Blackwater Used More Than 30 Front Companies to Obtain Government Contracts

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Blackwater/Xe Front Companies Chart

In a Monday, July 21, 2008 file photo, Blackwater Worldwide's headquarters is seen in Moyock, N.C. The New York Times is reporting that the security company Blackwater Worldwide formed a network of 30 shell companies and subsidiaries to get government business after the company faced strong criticism for its conduct in Iraq. (AP Photo/Gerry Broome, File)

30 False Fronts Won Contracts for Blackwater (New York Times):

Blackwater Worldwide created a web of more than 30 shell companies or subsidiaries in part to obtain millions of dollars in American government contracts after the security company came under intense criticism for reckless conduct in Iraq, according to Congressional investigators and former Blackwater officials.

While it is not clear how many of those businesses won contracts, at least three had deals with the United States military or the Central Intelligence Agency, according to former government and company officials. Since 2001, the intelligence agency has awarded up to $600 million in classified contracts to Blackwater and its affiliates, according to a United States government official.

The Senate Armed Services Committee this week released a chart that identified 31 affiliates of Blackwater, now known as Xe Services. The network was disclosed as part of a committee’s investigation into government contracting. The investigation revealed the lengths to which Blackwater went to continue winning contracts after Blackwater guards killed 17 Iraqi civilians in Baghdad in September 2007. That episode and other reports of abuses led to criminal and Congressional investigations, and cost the company its lucrative security contract with the State Department in Iraq.

The network of companies — which includes several businesses located in offshore tax havens — allowed Blackwater to obscure its involvement in government work from contracting officials or the public, and to assure a low profile for any of its classified activities, said former Blackwater officials, who, like the government officials, spoke only on condition of anonymity.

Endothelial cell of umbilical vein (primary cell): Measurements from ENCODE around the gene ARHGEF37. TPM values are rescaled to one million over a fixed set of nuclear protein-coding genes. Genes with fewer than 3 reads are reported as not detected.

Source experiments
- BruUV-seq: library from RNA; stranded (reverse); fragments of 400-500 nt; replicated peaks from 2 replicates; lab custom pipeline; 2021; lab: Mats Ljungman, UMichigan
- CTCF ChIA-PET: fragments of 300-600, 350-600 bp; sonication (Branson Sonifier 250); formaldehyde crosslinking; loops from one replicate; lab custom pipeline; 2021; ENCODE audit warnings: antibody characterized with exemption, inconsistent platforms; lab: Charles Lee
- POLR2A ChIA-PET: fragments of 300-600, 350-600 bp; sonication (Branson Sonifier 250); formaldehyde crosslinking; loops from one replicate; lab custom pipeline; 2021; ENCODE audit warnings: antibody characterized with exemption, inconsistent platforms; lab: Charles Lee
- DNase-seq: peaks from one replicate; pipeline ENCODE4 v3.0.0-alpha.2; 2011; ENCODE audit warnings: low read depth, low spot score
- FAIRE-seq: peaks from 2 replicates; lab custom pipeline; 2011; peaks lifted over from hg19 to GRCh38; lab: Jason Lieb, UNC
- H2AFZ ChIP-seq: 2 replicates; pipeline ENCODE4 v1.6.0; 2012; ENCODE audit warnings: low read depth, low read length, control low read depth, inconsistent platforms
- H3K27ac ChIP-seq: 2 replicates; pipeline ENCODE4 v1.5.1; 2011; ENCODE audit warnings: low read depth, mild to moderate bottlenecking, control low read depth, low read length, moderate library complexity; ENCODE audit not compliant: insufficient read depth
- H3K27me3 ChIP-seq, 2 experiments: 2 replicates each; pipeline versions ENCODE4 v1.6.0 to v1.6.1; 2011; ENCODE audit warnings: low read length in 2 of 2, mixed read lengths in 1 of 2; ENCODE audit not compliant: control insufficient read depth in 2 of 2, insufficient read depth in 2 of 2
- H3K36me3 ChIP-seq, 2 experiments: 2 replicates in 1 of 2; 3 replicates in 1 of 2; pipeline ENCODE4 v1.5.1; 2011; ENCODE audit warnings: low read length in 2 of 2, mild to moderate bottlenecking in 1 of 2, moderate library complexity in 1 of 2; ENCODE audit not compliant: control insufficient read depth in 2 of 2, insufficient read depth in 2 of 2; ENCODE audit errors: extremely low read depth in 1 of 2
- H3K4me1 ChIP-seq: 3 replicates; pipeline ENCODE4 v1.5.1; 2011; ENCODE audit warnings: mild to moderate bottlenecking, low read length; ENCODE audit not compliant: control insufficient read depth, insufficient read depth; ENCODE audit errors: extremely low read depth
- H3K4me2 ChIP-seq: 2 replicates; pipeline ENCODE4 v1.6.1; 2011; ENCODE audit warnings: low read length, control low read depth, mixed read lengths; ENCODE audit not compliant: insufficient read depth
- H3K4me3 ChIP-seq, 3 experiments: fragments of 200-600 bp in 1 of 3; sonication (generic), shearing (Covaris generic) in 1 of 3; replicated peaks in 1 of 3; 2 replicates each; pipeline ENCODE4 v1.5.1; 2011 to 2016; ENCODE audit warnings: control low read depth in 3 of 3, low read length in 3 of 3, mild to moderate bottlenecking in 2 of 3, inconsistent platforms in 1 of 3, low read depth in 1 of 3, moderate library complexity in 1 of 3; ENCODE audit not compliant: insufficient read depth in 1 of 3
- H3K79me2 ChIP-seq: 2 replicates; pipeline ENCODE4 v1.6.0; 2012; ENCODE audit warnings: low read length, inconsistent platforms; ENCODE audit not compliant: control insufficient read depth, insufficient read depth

Senator Carl Levin, the Michigan Democrat who is chairman of the Armed Services Committee, said in a statement that it was worth “looking into why Blackwater would need to create the dozens of other names” and said he had requested that the Justice Department investigate whether Blackwater officers misled the government when using subsidiaries to solicit contracts.

The C.I.A.’s continuing relationship with the company, which recently was awarded a $100 million contract to provide security at agency bases in Afghanistan, has drawn harsh criticism from some members of Congress, who argue that the company’s tarnished record should preclude it from such work. At least two of the Blackwater-affiliated companies, XPG and Greystone, obtained secret contracts from the agency, according to interviews with a half dozen former Blackwater officials.

A C.I.A. spokesman, Paul Gimigliano, said that Xe’s current duties for the agency were to provide security for agency operatives. Contractors “do the tasks we ask them to do in strict accord with the law; they are supervised by C.I.A. staff officers; and they are held to the highest standards of conduct” he said. “As for Xe specifically, they help provide security in tough environments, an assignment at which their people have shown both skill and courage.”

Report: Blackwater created shell companies (AP):

The security company Blackwater Worldwide formed a network of 30 shell companies and subsidiaries to try to get millions of dollars in government business after the company faced strong criticism for reckless conduct in Iraq, The New York Times reported.

The newspaper said Friday that it was unclear how many of the created companies got American contracts but that at least three of them obtained work with the U.S. military and the CIA.

Sen. Carl Levin, chairman of the Senate Armed Services Committee, has asked the Justice Department to see whether Blackwater misled the government when using the subsidiaries to gain government contracts, according to the Times.

It said Levin’s committee found that North Carolina-based Blackwater, which now is known as Xe Services, went to great lengths to find ways to get lucrative government work despite criminal charges and criticism stemming from a 2007 incident in which Blackwater guards killed 17 Iraqi civilians. A committee chart outlines the web of Blackwater subsidiaries.

Messages left late Friday with spokespeople for the Michigan Democrat and Xe were not immediately answered.

The 2007 incident and other reports of abuses by Blackwater employees in Iraq led to criminal investigations and congressional hearings, and resulted in the company losing a lucrative contract with the State Department to provide security in Iraq.

But recently the company was awarded a $100 million contract to provide security for the agency in Afghanistan, prompting criticism from some in Congress. CIA Director Leon Panetta said that the CIA had no choice but to hire the company because it underbid others by $26 million and that a CIA review concluded that the contractor had cleaned up its act.

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